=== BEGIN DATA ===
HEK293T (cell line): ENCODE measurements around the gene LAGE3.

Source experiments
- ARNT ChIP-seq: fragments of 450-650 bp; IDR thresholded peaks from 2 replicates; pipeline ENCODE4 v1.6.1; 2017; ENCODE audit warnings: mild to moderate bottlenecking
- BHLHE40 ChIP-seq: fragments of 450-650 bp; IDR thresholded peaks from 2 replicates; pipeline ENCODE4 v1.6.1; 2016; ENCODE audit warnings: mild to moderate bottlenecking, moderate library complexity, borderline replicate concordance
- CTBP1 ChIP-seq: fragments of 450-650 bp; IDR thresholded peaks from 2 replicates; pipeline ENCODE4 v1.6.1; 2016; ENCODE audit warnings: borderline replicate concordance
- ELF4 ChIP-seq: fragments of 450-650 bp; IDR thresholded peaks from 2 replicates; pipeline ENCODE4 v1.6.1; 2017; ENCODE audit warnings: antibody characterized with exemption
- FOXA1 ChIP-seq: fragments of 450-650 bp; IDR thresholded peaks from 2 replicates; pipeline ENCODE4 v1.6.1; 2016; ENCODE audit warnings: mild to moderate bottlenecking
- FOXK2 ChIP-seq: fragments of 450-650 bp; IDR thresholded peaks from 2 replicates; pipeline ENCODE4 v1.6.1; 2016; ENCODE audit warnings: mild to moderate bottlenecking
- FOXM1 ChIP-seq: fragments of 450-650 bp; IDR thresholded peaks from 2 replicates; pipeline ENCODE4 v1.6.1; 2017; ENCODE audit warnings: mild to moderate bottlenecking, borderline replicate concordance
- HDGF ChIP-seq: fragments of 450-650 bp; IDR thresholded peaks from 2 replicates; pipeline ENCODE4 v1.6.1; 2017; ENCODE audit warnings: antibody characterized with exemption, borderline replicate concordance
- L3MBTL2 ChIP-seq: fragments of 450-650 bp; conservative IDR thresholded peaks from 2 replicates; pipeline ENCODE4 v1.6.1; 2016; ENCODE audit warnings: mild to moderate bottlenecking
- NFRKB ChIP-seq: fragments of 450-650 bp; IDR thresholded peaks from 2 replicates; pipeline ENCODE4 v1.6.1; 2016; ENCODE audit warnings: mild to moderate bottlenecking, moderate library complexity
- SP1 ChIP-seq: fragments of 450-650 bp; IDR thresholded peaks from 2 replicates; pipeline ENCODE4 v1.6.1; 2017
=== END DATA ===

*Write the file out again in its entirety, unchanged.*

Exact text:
HEK293T (cell line): ENCODE measurements around the gene LAGE3.

Source experiments
- ARNT ChIP-seq: fragments of 450-650 bp; IDR thresholded peaks from 2 replicates; pipeline ENCODE4 v1.6.1; 2017; ENCODE audit warnings: mild to moderate bottlenecking
- BHLHE40 ChIP-seq: fragments of 450-650 bp; IDR thresholded peaks from 2 replicates; pipeline ENCODE4 v1.6.1; 2016; ENCODE audit warnings: mild to moderate bottlenecking, moderate library complexity, borderline replicate concordance
- CTBP1 ChIP-seq: fragments of 450-650 bp; IDR thresholded peaks from 2 replicates; pipeline ENCODE4 v1.6.1; 2016; ENCODE audit warnings: borderline replicate concordance
- ELF4 ChIP-seq: fragments of 450-650 bp; IDR thresholded peaks from 2 replicates; pipeline ENCODE4 v1.6.1; 2017; ENCODE audit warnings: antibody characterized with exemption
- FOXA1 ChIP-seq: fragments of 450-650 bp; IDR thresholded peaks from 2 replicates; pipeline ENCODE4 v1.6.1; 2016; ENCODE audit warnings: mild to moderate bottlenecking
- FOXK2 ChIP-seq: fragments of 450-650 bp; IDR thresholded peaks from 2 replicates; pipeline ENCODE4 v1.6.1; 2016; ENCODE audit warnings: mild to moderate bottlenecking
- FOXM1 ChIP-seq: fragments of 450-650 bp; IDR thresholded peaks from 2 replicates; pipeline ENCODE4 v1.6.1; 2017; ENCODE audit warnings: mild to moderate bottlenecking, borderline replicate concordance
- HDGF ChIP-seq: fragments of 450-650 bp; IDR thresholded peaks from 2 replicates; pipeline ENCODE4 v1.6.1; 2017; ENCODE audit warnings: antibody characterized with exemption, borderline replicate concordance
- L3MBTL2 ChIP-seq: fragments of 450-650 bp; conservative IDR thresholded peaks from 2 replicates; pipeline ENCODE4 v1.6.1; 2016; ENCODE audit warnings: mild to moderate bottlenecking
- NFRKB ChIP-seq: fragments of 450-650 bp; IDR thresholded peaks from 2 replicates; pipeline ENCODE4 v1.6.1; 2016; ENCODE audit warnings: mild to moderate bottlenecking, moderate library complexity
- SP1 ChIP-seq: fragments of 450-650 bp; IDR thresholded peaks from 2 replicates; pipeline ENCODE4 v1.6.1; 2017